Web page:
The International Criminal Court’s prosecutor has condemned attacks by the Trump administration as ‘machiavellian’ attempts to stop the court doing its work. Dr Fatou Bensouda vowed not to be deflected from a prospective investigation into allegations of war crimes by US military and intelligence personnel in Afghanistan.
The US is refusing to cooperate with the court in any way. Last month national security adviser John Bolton said if the ICC carries out the investigation, the US will ban its judges and prosecutors from entering the country, freeze any funds they have in US financial institutions and attempt to prosecute them in US courts.
The US is not a state party to the Rome statute which founded the ICC, but Afghanistan is a signatory. The ICC prosecutor requested in November 2017 to open an investigation into alleged war crimes committed by the US military and intelligence officials in Afghanistan, especially over the abuse of detainees.
At an IBA lunchtime session, Bensouda said Bolton’s attack had prompted an outpouring of support from states, international organisations and NGOs. 'By the very nature of what we do, holding to account those who bear responsibility for atrocities and crimes of aggression, there is bound to be push back,’ she said. 'We have seen it from my own continent [Africa]. The recent attacks by Mr Bolton are Machiavellian attempts to stop the court doing its work. These words will not deter us.’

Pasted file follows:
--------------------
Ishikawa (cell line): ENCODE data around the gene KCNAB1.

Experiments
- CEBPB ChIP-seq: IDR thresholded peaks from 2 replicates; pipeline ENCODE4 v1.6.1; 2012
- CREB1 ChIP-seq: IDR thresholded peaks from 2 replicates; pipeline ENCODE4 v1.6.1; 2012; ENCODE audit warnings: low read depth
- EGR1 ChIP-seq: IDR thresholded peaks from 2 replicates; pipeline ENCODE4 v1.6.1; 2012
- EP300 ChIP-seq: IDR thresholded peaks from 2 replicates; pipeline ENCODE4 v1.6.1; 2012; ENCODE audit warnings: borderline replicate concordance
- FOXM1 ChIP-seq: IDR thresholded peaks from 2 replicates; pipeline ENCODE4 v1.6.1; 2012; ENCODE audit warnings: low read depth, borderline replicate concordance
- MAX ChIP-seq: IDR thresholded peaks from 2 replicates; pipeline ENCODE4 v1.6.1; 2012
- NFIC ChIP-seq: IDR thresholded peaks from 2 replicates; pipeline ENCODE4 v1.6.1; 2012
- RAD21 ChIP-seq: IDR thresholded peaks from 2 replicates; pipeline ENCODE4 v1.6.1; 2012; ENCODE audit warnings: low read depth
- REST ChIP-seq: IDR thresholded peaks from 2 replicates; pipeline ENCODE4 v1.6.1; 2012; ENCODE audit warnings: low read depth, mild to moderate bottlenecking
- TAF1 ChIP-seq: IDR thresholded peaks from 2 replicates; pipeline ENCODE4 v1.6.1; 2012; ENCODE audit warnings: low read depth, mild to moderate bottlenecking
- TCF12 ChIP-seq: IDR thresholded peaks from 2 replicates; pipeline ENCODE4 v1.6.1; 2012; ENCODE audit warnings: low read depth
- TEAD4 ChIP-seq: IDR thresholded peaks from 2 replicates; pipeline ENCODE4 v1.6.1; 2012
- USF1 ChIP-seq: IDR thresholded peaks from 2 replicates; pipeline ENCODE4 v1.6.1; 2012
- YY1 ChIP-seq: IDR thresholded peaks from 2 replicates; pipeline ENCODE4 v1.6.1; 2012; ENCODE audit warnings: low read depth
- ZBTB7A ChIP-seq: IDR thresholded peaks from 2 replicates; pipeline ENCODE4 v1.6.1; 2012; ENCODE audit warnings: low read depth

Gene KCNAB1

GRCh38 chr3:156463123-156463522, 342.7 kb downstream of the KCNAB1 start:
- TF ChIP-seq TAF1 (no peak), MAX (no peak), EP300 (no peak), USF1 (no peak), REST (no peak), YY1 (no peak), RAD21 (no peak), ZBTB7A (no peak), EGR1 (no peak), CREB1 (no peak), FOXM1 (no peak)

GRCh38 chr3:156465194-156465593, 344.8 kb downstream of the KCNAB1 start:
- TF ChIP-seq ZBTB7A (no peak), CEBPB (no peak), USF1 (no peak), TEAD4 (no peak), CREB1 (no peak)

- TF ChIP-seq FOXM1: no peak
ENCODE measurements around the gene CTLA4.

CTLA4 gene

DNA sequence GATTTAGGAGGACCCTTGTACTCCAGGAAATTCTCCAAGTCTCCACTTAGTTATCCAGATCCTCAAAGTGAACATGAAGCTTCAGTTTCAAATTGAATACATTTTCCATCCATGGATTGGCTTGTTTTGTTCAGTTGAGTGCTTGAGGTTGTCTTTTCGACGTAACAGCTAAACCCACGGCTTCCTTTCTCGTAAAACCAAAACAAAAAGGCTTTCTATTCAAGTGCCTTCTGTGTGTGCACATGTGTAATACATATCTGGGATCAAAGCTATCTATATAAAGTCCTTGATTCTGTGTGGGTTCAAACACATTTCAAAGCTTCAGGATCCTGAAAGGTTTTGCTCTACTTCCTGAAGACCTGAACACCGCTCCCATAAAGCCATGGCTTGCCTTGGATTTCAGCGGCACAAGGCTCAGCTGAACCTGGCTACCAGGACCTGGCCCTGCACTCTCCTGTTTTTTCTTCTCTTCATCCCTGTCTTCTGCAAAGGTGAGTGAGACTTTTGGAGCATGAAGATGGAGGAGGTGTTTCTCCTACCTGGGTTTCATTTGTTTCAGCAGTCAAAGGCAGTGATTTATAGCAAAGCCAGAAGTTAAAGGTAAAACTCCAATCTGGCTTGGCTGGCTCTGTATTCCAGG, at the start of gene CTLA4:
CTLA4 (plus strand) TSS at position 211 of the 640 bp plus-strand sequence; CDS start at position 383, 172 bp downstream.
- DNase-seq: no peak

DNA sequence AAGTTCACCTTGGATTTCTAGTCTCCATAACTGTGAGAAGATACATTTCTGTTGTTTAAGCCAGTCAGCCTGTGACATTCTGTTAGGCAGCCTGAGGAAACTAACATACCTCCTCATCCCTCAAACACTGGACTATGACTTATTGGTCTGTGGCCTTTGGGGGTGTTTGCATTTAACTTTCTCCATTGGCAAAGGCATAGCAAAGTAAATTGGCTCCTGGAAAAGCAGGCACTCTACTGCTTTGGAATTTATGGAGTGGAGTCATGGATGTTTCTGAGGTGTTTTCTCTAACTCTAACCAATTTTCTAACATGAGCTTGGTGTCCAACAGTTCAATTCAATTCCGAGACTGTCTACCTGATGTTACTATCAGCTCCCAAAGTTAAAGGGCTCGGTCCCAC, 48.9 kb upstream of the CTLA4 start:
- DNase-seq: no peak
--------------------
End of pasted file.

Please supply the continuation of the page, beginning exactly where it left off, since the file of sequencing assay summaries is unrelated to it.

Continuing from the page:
Bensouda is awaiting a grant of authorisation from judges to proceed with the inquiry. She voiced confidence that this will be forthcoming.
The prosecutor, who was a government minister and chief legal adviser in Gambia before joining the ICC in 2012, went on to rebut the recurrent criticism that the court overly focuses on Africa. She alluded to recent action on alleged crimes in Venezuela, Georgia, Colombia and Myanmar.
Bensouda, does, however want more vigorous backing from signatory states and the UN Security Council. Sudan’s President Omar al-Bashir, it was noted, continues to travel freely in defiance of an ICC arrest warrant. ‘The states that created the court have a responsibility to execute its decisions,’ said Bensouda. ‘We don’t have an army or a police force, the executing arm is the states themselves.
‘I have been urging the Security Council to act; it can do much more than it is currently doing.’